Kindergarten teacher, advocate for early childhood education

Blessy George: Advocate — Early Childhood Educator

As a kindergarten teacher in Harris County, Blessy George has had a first-hand view of the impact early childhood education can have on a child’s academic future. 

“At the end of kindergarten, there are high expectations from the students,” George said. “A lot of times, my struggling students at the end of the year are the ones who did not do pre-K. These kids just needed more time.” When it comes to time, there’s only so much a teacher can do to help all of their students achieve success. 

George says she works with her students in small groups of four or five students put together based on academic performance. But when she moves on from small groups and into classroom-wide lessons, some students struggle to follow along.

The fight for early education in Texas has been a long one, but an important one, according to education professionals. Funding for pre-K has been granted and cut every few years since 2011. However, things are beginning to look up after lawmakers recently put money back into the annual budget for full-day pre-k for qualifying students.

While the bill represents a step in the right direction for accessible pre-K, Erin Baumgartner believes real progress starts by addressing Texan’s misconceptions of these valuable programs.

“Right now, pre-K is not the norm,” said Baumgartner, an early education researcher for the Houston Education Research Consortium at Rice University. “It’s not provided for all students. It’s provided for the at-risk populations, so it may be less common that everyone just assumes a child should be in pre-K somewhere. I think we should be talking about universal pre-K because it’s important to change the expectations and the norms around going to pre-K.”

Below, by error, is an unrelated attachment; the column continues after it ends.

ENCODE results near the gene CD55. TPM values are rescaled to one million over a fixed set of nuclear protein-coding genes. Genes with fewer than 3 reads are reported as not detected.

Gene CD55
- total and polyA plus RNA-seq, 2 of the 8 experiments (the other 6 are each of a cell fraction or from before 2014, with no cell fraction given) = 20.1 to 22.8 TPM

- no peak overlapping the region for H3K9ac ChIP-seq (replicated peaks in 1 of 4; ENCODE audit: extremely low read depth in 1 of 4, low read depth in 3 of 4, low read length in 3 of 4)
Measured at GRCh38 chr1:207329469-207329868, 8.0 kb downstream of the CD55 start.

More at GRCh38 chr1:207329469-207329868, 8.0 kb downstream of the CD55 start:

To George and other teachers like her, pre-k could be considered a prerequisite to ensure success in kindergarten. “They need to learn certain things before they came into kindergarten,” she said. The prerequisites George wishes she saw in every student include identifying all 26 letters (upper case and lower case), identifying all letter sounds, identifying numbers 0-10, and writing your own name. “The challenge with pre-K is it’s not free for everybody — you have to qualify for it,” she said.

To qualify under the Texas bill passed in 2019, students have to be four-years-old, and must meet at least one of the following criteria: be from a low-income family, live in foster care or be homeless, have an active-duty military parent, be a child of a first responder or educator of the school district, or have limited English-speaking skills.

“There’s a lot of families who are not homeless or don’t qualify, but a lot of those families can’t afford to pay for pre-K, either,” George said. “Those are the kids who are really struggling.” To close the gaps for the kids “in the middle,” George works directly with the parents.

“A lot of these kids that did not do well, they end up repeating first grade,” George said. “So before that, I scare the parents into understanding that if they don’t do anything at home and they aren’t involved in their child’s academic success, then their child might have to repeat and no parent wants that.”